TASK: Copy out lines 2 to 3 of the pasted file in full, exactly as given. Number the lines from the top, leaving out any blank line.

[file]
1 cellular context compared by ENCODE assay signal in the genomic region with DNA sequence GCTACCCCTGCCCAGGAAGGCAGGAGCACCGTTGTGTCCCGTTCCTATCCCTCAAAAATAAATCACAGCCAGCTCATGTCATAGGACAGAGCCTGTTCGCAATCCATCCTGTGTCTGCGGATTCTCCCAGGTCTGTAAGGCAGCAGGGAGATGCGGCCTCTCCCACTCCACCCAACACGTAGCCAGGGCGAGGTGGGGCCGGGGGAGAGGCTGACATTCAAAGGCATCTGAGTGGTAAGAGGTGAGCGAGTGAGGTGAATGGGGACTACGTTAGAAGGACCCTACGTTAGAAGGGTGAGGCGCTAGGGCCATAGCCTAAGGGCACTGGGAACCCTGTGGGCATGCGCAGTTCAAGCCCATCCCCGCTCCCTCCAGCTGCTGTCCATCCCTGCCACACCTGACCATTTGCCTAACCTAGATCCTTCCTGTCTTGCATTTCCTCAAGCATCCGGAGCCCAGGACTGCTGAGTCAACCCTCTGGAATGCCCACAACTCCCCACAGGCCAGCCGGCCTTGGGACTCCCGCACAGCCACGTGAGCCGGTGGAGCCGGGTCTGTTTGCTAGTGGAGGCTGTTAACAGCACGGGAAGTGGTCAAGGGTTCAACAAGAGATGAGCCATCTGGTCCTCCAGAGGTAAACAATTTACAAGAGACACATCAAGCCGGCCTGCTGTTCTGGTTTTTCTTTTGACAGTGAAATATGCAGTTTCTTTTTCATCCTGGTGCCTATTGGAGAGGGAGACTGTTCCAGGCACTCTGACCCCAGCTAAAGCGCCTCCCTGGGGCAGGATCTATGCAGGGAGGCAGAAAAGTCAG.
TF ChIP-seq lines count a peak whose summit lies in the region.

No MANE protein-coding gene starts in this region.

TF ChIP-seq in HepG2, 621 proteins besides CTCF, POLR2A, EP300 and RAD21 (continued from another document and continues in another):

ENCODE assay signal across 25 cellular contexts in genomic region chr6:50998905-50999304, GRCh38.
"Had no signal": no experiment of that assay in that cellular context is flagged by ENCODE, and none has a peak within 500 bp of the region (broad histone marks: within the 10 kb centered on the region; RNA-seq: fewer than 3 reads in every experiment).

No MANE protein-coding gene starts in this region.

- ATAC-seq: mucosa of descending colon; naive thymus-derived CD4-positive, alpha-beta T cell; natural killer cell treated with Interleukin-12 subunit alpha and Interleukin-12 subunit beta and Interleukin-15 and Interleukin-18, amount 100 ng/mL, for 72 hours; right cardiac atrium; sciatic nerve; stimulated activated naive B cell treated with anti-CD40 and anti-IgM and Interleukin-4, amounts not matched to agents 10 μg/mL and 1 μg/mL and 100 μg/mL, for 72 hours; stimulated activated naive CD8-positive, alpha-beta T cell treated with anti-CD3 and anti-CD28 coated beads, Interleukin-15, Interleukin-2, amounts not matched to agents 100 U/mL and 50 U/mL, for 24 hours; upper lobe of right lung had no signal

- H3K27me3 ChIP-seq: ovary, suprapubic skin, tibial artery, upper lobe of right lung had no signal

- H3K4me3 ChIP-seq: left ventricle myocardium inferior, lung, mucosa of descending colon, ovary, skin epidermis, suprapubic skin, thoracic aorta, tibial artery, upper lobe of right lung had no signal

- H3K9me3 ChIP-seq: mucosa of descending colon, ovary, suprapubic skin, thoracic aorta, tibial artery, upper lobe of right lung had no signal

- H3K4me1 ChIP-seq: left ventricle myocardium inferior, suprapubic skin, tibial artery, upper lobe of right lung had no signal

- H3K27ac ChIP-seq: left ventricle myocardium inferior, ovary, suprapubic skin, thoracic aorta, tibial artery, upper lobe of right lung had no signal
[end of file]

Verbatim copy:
TF ChIP-seq lines count a peak whose summit lies in the region.

No MANE protein-coding gene starts in this region.